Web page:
The replies were not written from a scientist or a medical doctor’s standpoint, but it was written as if it was. I went through hundreds of medical documents and studies for my research paper, and shockingly ChatGPT was one of the more informative things I have read. So in a way, this was made effectively, because it answered my question factually and thoroughly. This mainly had to do with the structures it used, making bulleted lists, and its detailed responses. However, with its responses being made like this, it is no different than what you can find online in medical documents, interviews, and statistics, which would all be far more credible to include in one’s own research. From this assignment, I concluded that AI at first glance creates very automotive responses, but it is possible to receive responses that have a sort of “personality” to it, which is extremely interesting to me. As AI progresses, maybe it will meet somewhere in the middle of robotic and personal responses, but for now, I think there is plenty of room for improvement and development in Artificial Intelligence programs. 


Luo, Liangyi. “Towards a Personality AI for Robots: Potential Colony Capacity of a Goal-    

     Shaped Generative Personality Model When Used for Expressing Personalities via Non-  

     Verbal Behavior of Humanoid Robots.” U.S. National Library of Medicine, 11 May 2022,   


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ChatGPT anaylzes Hunger Games

In my conversation with ChatGPT, we talked about a subject I know well- the series Hunger Games. This series was my absolute favorite in middle school. I read the books and watched the movies at least a dozen times.  I started off by asking, “Do you know the book Hunger Games?” The A.I responded that they are familiar with it, gave a little description of the book, listed all 3 books in the series, their publication dates and then added how the series are also popular movies. Trying to get a human reaction out of it, I asked it what its favorite character was. The bot replied that it had no “personal feelings or preferences’’, therefore does not have a favorite character. I then asked the bot, “Wasn’t it so sad when Rue died?” The AI replied with, “Yes, Rue’s death in “The Hunger Games” was a particularly poignant and emotional moment in the series.” Then it began to list some basic facts about her character. The AI finished off its response saying, “Many readers found Rue’s death to be a heartbreaking moment in the series, and it contributed to the emotional depth of the narrative.” Once again, it did not imply that they themselves felt sad about the death but rather that it was an objectively sad event. I tried to push a little further asking if it cried when Rue died, and it replied, “I don’t have the ability to cry or experience emotions, as I am just a computer program.” In my conversation with ChatGPT I was unable to get any human-like response from it, its style was very much like I was talking to a robot or reading a list of facts.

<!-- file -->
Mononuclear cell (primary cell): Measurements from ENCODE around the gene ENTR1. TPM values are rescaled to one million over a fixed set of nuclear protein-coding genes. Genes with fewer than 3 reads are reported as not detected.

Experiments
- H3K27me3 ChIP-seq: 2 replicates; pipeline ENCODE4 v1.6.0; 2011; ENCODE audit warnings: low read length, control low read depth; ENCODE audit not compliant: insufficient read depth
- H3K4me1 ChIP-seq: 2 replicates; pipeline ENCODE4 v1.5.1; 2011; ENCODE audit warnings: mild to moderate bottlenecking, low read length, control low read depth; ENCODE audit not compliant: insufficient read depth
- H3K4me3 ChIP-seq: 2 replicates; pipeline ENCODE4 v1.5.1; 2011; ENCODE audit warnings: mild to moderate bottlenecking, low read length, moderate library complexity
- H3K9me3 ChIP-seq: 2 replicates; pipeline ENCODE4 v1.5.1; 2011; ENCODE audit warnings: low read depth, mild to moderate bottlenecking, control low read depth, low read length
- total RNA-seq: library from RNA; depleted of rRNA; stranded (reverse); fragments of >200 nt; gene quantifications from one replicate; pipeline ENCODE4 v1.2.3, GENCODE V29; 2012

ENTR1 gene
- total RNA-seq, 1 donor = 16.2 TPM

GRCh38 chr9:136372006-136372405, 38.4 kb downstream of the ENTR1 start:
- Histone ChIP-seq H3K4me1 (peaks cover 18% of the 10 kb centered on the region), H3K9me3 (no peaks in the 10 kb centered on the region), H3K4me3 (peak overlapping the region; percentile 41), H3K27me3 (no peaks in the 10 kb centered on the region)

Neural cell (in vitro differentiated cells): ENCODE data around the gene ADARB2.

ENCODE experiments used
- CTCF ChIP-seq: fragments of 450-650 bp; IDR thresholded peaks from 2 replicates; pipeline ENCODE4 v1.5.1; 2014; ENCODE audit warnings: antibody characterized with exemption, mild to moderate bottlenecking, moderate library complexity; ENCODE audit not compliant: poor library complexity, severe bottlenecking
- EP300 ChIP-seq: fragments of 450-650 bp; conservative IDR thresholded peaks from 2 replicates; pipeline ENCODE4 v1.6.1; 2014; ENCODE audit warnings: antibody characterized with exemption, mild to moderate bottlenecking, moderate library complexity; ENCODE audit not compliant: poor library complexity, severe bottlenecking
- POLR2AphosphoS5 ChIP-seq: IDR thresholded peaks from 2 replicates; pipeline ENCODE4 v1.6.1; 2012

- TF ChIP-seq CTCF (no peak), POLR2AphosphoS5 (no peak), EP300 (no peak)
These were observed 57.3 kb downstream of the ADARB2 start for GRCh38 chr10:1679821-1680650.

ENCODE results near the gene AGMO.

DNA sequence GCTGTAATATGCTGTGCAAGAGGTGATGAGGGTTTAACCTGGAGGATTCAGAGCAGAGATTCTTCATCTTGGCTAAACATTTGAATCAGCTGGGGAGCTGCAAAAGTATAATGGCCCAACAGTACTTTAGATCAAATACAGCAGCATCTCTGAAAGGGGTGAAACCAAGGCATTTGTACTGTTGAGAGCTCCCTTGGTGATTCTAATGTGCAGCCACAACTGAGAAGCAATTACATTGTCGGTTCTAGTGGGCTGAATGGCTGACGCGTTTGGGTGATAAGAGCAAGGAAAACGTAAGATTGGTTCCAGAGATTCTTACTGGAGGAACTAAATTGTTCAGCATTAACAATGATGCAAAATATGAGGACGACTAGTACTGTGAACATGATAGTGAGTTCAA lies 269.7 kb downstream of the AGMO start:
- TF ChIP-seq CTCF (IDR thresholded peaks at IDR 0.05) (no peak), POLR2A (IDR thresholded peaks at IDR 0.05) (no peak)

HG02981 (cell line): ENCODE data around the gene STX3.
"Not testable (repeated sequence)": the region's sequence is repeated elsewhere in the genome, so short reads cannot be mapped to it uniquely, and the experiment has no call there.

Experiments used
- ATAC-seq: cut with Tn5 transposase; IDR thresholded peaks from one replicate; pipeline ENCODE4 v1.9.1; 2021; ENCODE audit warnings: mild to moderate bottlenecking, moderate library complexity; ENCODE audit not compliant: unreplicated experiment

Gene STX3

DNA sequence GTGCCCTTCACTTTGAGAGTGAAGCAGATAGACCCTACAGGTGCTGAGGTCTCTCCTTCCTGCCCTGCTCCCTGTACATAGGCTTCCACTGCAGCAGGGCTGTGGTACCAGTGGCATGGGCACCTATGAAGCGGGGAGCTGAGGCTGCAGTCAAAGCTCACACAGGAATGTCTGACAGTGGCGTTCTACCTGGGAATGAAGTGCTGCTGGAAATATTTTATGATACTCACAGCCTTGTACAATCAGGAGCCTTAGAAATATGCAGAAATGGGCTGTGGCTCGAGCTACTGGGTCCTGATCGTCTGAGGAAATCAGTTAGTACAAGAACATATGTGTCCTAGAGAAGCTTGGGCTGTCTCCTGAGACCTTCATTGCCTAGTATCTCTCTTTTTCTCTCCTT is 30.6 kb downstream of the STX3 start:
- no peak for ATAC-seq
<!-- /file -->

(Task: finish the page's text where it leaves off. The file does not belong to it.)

Forgoing trying to get an emotional response out of the bot, I began to ask the bot to analyze the book. My junior year of High School we had to pick a book and analyze it through a feminist theorist lens, so I asked this bot to do the same thing. 2 years ago, I did my paper on this same book so I had an idea of what this AI was supposed to be telling me or what the “correct” answer was. The bot gave me an accurate and very in depth analysis. It touched on all of the main points speaking about Gender Roles and Stereotypes, Patriarchy and Oppression, Female Solidarity, Reproductive Rights, and more. Not only did the bot list all of the key points that I just listed, but it also gave in depth information as to how the Hunger Games touched on these points and why they were important. All of the AI’s information was correct, and detailed. Honestly, if I had copy and pasted this response and submitted it to my teacher two years ago, I probably would have gotten the same grade, if not a better one than I did. 

This raises the question, why wouldn’t people use AI to cheat? Using AI is significantly less work for virtually the same result. Susan D’Agostino brings up some opposing arguments to using AI in her article and one states, “’Even when the outputs are decent, they’re shortcutting the students’ process of thinking through the issue,’ said Anna Mills, English instructor at the College of Marin. ‘They might be taking the student in a different direction than they would have gone if they were following the germ of their own thought.’” I agree with this argument because if I had this tool my junior year I wouldn’t have actually taken the time to analyze the book and how this feminist lens applied to it, but instead just looked it up. The use of AI would have almost completely cut off my thinking process and instead I would have just copied whatever they said. Granted, before AI people could still cheat but it is much easier now since all the information is in the same place and it gives a very direct answer. 

D’Agostino, Susan. “ChatGPT Sparks Debate on How to Design Student Assignments Now.” Inside Higher Ed | Higher Education News, Events and Jobs, Accessed 19 Sept. 2023.

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Harry Potter (Sorcerer of Stone)

Harry Potter and (The Sorcerer of Stone)

I asked ChatGPT to tell me about Harry Potter and the Sorcerer of Stone).

I would have said it is about Harry a main character trying to figure out his life because his parents were powerful wizards and they both passed away because of Voldemort a very powerful evil sorcerer who wanted the power all to himself so Harry had to go on a adventure to go save his life and his Hogwarts school of magic because his friends Rowling and Hermione were friends with Harry since the beginning of his life. Harry is also having really bad thoughts about his past life with his parents and how he is all alone and his foster parents are so cruel to him and making him feel poorly and unwanted.

Below is chatgpt response.